Tag Archives: HelenMoyesDesigns

Sew your own style

Sharing my sewing adventures to show how to add a lining. Add a lining to take your sewing from home made to haute couture. Sew your own style.

Blue Trench Coat

My Spring wardrobe would not be complete without  a coat to keep the blustery showers at bay.

Blue is a favourite of mine so I can choose to wear my blue boots or blue court shoes to complete the outfit. What colour coat would best suit you and your wardrobe? Sew your own style.

 

I used Simple Sew The Trench Coat pattern and some blue suiting from a local tailor.

Simple Sew Trench Coat pattern

This coat pattern is a flattering belted style without buttons. however it is short for a coat, and there in no guidance for adding a lining.

Haute couture

I made it more versatile to wear over a wider range of clothes, and in a range of weather by increasing the length.

Haute couture is French for “high sewing” or “high dressmaking” or “high fashion” and is the creation of exclusive custom-fitted clothing. Not as difficult as the term may suggest, and is all about getting clothes right for you and not the same as anyone else. Sew your own style

Adding a lining

Rose & Hubble fabric for the lining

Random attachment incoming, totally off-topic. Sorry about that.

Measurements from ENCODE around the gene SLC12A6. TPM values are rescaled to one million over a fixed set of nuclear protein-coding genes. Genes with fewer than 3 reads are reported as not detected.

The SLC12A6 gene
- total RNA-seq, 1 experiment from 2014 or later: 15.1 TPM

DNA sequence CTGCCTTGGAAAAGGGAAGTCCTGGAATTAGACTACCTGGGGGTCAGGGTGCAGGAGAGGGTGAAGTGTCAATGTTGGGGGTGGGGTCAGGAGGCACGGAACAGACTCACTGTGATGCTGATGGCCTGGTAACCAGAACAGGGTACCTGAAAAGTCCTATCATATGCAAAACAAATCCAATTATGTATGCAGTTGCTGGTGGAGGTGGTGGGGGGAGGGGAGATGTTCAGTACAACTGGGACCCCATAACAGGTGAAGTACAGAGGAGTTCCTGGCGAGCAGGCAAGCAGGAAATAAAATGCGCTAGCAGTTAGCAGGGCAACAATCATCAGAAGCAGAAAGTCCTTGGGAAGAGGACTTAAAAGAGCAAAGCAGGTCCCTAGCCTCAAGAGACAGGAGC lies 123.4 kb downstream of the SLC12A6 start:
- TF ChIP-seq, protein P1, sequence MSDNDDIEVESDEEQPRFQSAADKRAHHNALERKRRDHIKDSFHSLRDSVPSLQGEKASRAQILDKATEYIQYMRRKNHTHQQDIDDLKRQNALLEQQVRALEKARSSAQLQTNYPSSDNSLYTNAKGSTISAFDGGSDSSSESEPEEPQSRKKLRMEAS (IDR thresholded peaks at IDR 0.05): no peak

I chose some lovely Rose & Hubble cotton for the lining. The lining of a coat can be extra special, almost like a secret between the wearer and the coat, which can be chosen to be shared, or not!
I’m not a fan of slippery man-made fabric linings, as they can wear out quite fast, and be sweaty (this could just be me of course?!). I prefer a natural fabric which is more breathable, and in this case I chose a hard wearing cotton. I do tend to sling my coat around, when out and about in the car, or under seats etc at venues so they do need to stand up to this treatment!

What do you need to take into account?

The great thing about adding a lining is that all your seams are covered up so although they need finishing to stop any fraying, you don’t have to feel they will be open to inspection.

First things first, I always wash fabric so if there is going to be any shrinkage, it is before making.

While the fabric drys, inspect the pattern construction and instructions and decide on any alterations you want. I  lengthened the belt as well as both the bodice and skirt length.